The New Robber Barons and Their Control of Our Future.

(Extracting economic value in the initial Industrial Revolution. Photograph by the great Lewis Hine.)

Two of the greatest scandals of today’s America are Gun Violence and The Lie that the 2020 Presidential Election was Stolen (and that so many people believe that).  But ranking right up there has to be Our Inequitable Income Distribution.  That the Democratic political party has acquiesced in this massive injustice makes it all the worse and even sinister.

For example, in 2018 America’s richest 20% of households brought in 52% of the nation’s income that year, which leaves 48% of income to the bottom 80% of Americans.  This inequality has been increasing.  In 1968, the top 5% of earners captured 16% of the nation’s income.  In 2020, their portion rose to 23%.  Each percentage point of difference represents a shift of around a hundred (or two) billion dollars! Let us recall from the previous post, that a billion is 1,000,000 millions; that’s a lot of millions!

Economically, how did we get to where we are? And what is its significance, anyway? Prof. Robert Reich of U. Cal. Berkley illustrates convincingly that far, far, too much of our nation’s and world’s wealth is concentrated in the hands and pockets of far too few. Political power then follows that money. Reich is one of our leading authorities on “Political Economy,” the old term for economics. That term is pertinent here because there is a circular relation between wealth and political power. It is Reich’s belief that this is true to the extent that currently Big Money (the super rich and giant corporations) control American politics. We have lost our democracy! contends the former Secretary of Labor in the Bill Clinton administration.

The History

In the late 1800s and into the early 1900s, the first “Robber Barons” ruled our land. This is the accepted historical narrative to describe these times, but also often described as “The Gilded Age,” a period of great wealth accumulation and extravagant consumption. In America, giant railroads were pushing their way across the west. Andrew Carnegie made millions supplying the steel for rails and locomotives. The oil industry was growing and then monopolized by Standard Oil. Children worked six days a week in coal mines and factories . Many cities were growing to an enormous new size.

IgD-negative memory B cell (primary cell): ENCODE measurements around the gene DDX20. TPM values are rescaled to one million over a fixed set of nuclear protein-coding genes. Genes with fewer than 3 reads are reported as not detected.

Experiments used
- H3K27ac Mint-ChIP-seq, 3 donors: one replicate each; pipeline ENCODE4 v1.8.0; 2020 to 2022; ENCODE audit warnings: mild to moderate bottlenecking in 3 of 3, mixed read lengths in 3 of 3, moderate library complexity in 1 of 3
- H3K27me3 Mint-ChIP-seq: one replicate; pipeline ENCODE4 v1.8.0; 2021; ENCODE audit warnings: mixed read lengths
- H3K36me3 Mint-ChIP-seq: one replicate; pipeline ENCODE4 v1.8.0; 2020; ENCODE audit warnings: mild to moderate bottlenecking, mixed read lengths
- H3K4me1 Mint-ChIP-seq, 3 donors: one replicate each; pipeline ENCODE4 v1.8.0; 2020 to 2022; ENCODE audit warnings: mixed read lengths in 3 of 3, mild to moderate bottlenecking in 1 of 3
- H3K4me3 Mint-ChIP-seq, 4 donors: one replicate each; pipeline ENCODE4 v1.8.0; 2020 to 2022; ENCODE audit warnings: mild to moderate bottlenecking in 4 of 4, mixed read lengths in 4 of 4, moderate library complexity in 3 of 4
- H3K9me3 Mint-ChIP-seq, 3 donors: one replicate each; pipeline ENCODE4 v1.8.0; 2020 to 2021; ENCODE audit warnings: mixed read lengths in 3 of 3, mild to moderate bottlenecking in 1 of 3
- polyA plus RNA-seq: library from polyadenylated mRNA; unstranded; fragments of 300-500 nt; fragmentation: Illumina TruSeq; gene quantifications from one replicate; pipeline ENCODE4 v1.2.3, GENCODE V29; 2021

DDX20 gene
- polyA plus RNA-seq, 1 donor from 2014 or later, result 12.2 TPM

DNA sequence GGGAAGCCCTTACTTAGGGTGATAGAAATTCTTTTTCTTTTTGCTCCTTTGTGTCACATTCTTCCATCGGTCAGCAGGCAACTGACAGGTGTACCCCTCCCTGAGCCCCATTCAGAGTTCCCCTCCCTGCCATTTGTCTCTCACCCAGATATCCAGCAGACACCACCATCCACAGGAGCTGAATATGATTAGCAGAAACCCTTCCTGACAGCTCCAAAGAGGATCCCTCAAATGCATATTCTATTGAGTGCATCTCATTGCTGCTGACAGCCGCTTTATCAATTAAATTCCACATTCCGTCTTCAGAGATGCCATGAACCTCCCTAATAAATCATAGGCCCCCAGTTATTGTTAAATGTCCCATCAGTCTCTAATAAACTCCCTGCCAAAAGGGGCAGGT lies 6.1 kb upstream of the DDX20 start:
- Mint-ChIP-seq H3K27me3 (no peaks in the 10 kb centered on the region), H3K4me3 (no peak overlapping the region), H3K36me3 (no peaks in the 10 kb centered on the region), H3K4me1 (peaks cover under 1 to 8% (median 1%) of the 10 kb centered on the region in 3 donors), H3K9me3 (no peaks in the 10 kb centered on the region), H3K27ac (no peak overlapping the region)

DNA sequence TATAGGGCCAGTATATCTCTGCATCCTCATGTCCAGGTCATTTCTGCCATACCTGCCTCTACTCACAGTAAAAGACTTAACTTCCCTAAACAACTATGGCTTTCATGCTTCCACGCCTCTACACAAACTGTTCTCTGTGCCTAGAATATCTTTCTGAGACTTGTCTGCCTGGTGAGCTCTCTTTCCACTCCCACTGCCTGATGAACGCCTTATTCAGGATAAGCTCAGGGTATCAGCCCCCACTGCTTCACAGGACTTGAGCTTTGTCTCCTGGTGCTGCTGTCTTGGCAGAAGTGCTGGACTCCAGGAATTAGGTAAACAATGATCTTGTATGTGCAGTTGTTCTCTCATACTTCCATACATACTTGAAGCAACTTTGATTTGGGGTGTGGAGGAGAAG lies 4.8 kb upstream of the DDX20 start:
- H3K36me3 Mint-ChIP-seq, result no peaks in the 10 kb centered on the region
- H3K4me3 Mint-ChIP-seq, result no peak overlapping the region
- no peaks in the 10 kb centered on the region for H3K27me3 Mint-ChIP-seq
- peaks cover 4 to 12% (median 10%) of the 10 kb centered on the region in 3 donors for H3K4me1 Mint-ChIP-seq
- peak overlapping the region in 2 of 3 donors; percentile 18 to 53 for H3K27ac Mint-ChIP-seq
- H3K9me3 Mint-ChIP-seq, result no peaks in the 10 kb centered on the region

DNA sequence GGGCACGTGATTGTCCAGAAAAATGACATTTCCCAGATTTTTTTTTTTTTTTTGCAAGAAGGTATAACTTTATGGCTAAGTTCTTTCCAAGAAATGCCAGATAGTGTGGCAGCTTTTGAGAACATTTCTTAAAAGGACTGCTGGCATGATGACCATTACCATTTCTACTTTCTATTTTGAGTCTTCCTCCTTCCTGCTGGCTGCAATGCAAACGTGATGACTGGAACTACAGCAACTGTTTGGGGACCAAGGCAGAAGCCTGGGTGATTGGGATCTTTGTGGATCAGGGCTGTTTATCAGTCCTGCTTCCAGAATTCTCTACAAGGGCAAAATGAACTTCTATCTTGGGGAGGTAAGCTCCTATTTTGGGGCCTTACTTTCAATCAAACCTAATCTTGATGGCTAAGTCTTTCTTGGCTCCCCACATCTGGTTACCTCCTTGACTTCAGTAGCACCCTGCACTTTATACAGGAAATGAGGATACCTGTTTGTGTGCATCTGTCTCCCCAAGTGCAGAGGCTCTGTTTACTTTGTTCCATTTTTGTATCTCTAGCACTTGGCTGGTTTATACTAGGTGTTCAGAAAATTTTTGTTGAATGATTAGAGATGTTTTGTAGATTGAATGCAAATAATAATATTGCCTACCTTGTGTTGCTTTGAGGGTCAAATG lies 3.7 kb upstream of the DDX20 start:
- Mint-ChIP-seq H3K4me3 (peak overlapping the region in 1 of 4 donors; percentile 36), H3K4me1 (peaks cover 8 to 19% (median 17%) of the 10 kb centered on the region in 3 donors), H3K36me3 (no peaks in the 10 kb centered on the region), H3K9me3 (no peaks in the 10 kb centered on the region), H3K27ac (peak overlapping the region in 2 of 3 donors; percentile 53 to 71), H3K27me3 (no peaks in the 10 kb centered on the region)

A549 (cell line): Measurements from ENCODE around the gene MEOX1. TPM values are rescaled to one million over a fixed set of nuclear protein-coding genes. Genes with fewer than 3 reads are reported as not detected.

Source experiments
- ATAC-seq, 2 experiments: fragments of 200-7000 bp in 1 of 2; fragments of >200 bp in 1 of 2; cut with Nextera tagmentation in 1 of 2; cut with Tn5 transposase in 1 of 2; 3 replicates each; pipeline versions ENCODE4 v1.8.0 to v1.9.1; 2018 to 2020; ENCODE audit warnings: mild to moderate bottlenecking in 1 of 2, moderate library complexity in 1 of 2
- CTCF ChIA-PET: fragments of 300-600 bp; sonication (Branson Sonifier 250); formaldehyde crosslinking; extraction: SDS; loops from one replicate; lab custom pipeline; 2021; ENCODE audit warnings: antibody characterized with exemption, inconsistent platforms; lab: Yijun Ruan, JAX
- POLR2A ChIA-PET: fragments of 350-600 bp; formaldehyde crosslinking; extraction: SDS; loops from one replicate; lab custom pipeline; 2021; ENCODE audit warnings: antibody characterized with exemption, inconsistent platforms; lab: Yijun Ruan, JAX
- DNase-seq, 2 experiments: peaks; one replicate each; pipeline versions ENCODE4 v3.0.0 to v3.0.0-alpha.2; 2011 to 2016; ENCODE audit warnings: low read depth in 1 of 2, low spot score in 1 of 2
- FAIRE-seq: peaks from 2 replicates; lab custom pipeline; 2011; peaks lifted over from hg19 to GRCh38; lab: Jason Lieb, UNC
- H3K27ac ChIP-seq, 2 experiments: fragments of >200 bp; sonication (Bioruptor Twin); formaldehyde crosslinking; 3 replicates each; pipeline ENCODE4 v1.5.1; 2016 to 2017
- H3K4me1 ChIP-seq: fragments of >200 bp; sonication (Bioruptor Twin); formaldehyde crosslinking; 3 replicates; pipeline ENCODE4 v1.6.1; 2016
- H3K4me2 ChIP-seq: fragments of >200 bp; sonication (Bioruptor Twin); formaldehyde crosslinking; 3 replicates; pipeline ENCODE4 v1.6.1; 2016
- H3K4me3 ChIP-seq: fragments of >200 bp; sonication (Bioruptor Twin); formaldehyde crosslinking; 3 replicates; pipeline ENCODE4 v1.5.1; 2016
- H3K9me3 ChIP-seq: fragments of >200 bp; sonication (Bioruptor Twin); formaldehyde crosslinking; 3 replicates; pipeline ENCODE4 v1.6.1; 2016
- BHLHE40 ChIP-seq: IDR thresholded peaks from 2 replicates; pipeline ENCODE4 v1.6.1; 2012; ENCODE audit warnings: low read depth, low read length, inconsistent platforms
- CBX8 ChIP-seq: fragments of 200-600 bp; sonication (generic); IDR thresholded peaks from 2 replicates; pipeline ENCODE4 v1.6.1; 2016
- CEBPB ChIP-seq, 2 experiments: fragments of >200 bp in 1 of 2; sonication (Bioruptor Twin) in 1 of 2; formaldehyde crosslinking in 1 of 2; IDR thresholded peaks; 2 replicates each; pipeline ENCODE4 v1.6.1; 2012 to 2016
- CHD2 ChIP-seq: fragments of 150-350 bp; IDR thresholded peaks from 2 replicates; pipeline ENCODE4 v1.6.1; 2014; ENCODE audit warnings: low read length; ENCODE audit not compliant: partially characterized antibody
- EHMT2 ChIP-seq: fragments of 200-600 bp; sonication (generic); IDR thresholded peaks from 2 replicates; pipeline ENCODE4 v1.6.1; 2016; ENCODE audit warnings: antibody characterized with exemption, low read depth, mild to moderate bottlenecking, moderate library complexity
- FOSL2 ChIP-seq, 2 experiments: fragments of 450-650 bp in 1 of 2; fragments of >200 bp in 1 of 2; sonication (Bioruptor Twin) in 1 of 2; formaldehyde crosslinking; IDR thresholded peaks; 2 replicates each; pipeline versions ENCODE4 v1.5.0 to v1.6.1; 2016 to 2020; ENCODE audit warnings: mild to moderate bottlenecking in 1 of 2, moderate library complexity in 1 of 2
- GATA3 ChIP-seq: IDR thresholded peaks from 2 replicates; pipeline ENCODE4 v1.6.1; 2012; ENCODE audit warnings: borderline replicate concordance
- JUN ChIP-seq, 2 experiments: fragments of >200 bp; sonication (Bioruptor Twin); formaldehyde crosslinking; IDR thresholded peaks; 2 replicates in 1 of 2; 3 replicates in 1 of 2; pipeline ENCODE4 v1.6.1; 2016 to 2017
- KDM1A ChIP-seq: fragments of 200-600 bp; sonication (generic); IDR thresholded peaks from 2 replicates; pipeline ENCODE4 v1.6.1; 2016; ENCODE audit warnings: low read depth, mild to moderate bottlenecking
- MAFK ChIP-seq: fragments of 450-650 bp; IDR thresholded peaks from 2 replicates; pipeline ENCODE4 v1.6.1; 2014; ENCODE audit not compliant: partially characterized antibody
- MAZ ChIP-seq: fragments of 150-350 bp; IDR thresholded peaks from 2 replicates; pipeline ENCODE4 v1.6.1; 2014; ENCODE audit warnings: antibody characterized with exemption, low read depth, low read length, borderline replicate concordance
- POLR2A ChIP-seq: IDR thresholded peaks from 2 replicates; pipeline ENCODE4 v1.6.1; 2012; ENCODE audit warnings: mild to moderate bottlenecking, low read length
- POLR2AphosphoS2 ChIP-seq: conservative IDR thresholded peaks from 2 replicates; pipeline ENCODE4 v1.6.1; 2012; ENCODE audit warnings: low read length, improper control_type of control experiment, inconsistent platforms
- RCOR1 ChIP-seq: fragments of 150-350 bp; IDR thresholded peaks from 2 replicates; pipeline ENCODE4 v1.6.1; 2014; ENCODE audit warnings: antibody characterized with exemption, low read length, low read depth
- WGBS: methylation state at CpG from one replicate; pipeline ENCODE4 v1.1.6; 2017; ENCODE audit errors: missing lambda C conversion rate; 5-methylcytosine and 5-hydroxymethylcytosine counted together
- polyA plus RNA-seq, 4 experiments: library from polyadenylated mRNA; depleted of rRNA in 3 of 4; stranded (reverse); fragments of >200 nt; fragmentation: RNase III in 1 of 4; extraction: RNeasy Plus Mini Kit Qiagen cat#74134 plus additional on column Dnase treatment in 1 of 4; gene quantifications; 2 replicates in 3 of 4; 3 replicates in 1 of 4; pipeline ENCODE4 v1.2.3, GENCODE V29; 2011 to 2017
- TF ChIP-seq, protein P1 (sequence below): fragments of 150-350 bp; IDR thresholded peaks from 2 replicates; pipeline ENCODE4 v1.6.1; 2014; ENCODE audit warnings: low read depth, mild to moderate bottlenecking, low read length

(In 1869, the first transcontinental RR was completed. For those who bemoan the role of government in society, the connection of the rail systems from east to west was like the modern effort to go to the moon. It was heavily government subsidized and coordinated, and it was full of technical and engineering feats. The Pacific Rail Acts did much of this, and forced the standardization of rail gauge and car specifications to ensure a highly integrated system.)
(Cornelius Vanderbilt and James Fisk built two of the great fortunes of this era, and they were based in railroading. Vanderbilt was the richest American of his day and his family fortune remains one of the largest in U.S. history. Their early and continuing donations led to the name, Vanderbilt University, the renaming of a school located in Nashville, Tennessee. Cornelius was nicknamed “Commodore” from his earliest days as a teenager in the sea transport industry. He was a boat captain for his father’s ferry business in New York harbor.

 

The Progressive Era

The age of the the first Robber Barons came to an end (of sorts) with an era of reform. A rising middle class, a growing prominence for universities and their professors, the competition and growth of newspapers and magazines, all helped motivate changes. Journalists, government (especially local—like Governor “Fighting” Bob Lafollette of Wisconsin), and a growing labor movement including a rise in popularity of Socialism, asserted themselves as countervailing power to big businesses and businessmen. Some giant corporations were broken up by the first anti-trust suits. Working conditions began to be modified by labor laws. The Federal Reserve Act of 1913 attempted to increase the stability and coordination of the banking system.

 

(One of the famous American political cartoons of all time. The oil tank octopus, Standard Oil of Ohio, owned and grown into far reaching power by J.D. Rockefeller was eventually broken up (1911), partly by the work of Ida Tarbell, famous “Muck Raking” journalist. Cartoon by Udu J. Keppler, 1904.
Magazines became increasingly successful in this era.
(By the famous photographer of child laborers, Lewis Hine, 1910. A twelve year old in a Vermont textile mill. Hine was a professor of sociology that took to photography to document the working conditions of his time.)
(“The Breaker Boys” by Hine, 1912. Paid $.75 for a 10 hour day, these boys sat over coal shoots and removed the debris as the newly extracted coal moved by them. The first child labor reform laws were found to be unconstitutional in 1918! )
(William Randolph Hearst showed that journalism could be profitable and influential. Reputed model for the classic film Citizen Kane, his growing chain of newspapers at the turn of the century employed some of the best writers of the time—Jack London and Stephen Crane. They featured both lurid crime-story headlines and exposes of corruption and abuse in government and industry: “Muckraking.”)